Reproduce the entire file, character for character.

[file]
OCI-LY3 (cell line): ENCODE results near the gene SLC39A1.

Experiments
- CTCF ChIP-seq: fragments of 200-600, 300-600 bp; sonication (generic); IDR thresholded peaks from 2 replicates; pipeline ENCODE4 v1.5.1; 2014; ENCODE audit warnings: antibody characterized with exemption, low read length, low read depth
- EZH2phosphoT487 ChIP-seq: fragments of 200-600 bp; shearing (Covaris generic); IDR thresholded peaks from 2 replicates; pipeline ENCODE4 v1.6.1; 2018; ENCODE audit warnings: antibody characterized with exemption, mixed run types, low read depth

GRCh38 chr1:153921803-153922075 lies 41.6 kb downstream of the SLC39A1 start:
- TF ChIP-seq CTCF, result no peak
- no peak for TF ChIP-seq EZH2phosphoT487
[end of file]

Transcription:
OCI-LY3 (cell line): ENCODE results near the gene SLC39A1.

Experiments
- CTCF ChIP-seq: fragments of 200-600, 300-600 bp; sonication (generic); IDR thresholded peaks from 2 replicates; pipeline ENCODE4 v1.5.1; 2014; ENCODE audit warnings: antibody characterized with exemption, low read length, low read depth
- EZH2phosphoT487 ChIP-seq: fragments of 200-600 bp; shearing (Covaris generic); IDR thresholded peaks from 2 replicates; pipeline ENCODE4 v1.6.1; 2018; ENCODE audit warnings: antibody characterized with exemption, mixed run types, low read depth

GRCh38 chr1:153921803-153922075 lies 41.6 kb downstream of the SLC39A1 start:
- TF ChIP-seq CTCF, result no peak
- no peak for TF ChIP-seq EZH2phosphoT487